Review Summary: More so the latter
In 2005 Art Brut asked us to “Look at us! We formed a band!” Sure enough, we chanced a brief glance and took note of frontman Eddie Argos’ and his noise-merchant group. People accepted his skewed view of an ‘indie’ scene dominated by haircuts and self-importance. We even listened with patience to his ode to the hangover of unrequited teenage love in “Emily Kane” and thought “Sure. Why not? We all have stories of the one that got away.” However, people move on and grow up and there’s suspicion with Brilliant! Tragic!
that this group are yet to do the same.
In a brief interview with the NME in March of this year, 32 year old Argos stated “This time the album is more about how I think I’m psychic, songs for my funeral, the principality of Sealand and Axl Rose. Weightier topics I think. I’m also sexier now.” This is no doubt a sardonic comment on his own group’s material but there’s only so far that taking the piss can carry you.
Indeed, Argos and the rest of the group sound ever so tired on this LP. Opening track “Clever Clever Jazz” is nothing more than a retread of aimless, self-referential and altogether uninspiring lyrics. “I hope my friends will come tonight so they can see what I’m really like” he bellows gormlessly. We’re not even halfway through the first track and already an Art Brut show sounds like a punishment for a crime you are yet to commit. “Bad Comedian” finds the group dredging up tired cultural references to the negative aspects of the inexplicably feared Comic Sans font with the air of people who think they’re cleverer than everybody else because they read War & Peace when they were 15. At its most tragic, the LP presents us with “Is Dog Eared” and “Ice Hockey”, two overlong and maddening tracks that raise suspicions that their inclusions were only ever considered to bring the album over the 30 minute mark. With Frank Black behind the mixing desk this time, a man not exactly renowned for his predilection towards songs over three minutes long, it’s a surprise the two tracks in question were even granted such an opportunity.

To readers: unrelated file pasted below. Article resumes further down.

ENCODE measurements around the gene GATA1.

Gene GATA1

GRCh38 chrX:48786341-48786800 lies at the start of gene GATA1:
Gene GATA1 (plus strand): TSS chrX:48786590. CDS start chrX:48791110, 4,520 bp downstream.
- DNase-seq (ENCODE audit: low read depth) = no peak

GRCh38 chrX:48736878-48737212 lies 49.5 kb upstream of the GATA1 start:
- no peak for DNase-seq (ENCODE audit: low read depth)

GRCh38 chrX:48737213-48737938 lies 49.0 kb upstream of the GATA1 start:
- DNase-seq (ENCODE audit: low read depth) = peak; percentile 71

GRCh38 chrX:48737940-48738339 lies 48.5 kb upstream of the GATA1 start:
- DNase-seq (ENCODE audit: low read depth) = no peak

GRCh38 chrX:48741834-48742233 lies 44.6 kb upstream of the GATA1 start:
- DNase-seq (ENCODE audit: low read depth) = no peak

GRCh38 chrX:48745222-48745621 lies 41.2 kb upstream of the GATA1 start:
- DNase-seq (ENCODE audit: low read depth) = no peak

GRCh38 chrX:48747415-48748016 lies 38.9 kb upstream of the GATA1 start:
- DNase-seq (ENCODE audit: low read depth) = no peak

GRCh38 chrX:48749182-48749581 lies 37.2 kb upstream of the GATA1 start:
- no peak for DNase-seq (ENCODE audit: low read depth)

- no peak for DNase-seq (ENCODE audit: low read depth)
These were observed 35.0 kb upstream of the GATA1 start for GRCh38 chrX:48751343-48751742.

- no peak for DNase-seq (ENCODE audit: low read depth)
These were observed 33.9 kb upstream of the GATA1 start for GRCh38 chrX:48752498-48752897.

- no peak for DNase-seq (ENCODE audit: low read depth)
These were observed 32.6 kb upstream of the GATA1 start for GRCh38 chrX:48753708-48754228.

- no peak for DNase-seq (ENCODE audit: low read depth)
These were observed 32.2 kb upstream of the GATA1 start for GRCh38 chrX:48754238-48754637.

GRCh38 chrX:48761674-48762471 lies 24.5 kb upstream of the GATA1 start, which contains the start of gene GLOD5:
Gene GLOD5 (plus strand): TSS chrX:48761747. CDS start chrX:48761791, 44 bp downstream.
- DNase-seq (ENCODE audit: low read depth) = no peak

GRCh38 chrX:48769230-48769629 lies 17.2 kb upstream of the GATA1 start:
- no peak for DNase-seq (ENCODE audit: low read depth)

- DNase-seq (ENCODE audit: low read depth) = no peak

On a more positive note, “Axl Rose” eschews the virtues of having the Guns N’ Roses man on your side in a fight (forgetting of course that Rose would turn up three hours late and then blame you for the resulting loss) and captures some of that energy that Black would have been recruited as producer to unearth. Elsewhere, “Martin Kemp Welch Five-A-Side Football Rules!”, though revisiting the theme of school yard days, is energetic and to the point.
There’s no evidence to support this notion, but you get the idea that Art Brut fancy themselves as a modern day Fall; except they are missing the idiosyncrasies and sharp perception that has raised Mark E. Smith to one of the greater songwriters of the modern age. There’s nothing to denote anything new or exciting here and more than anything, it seems like a missed opportunity.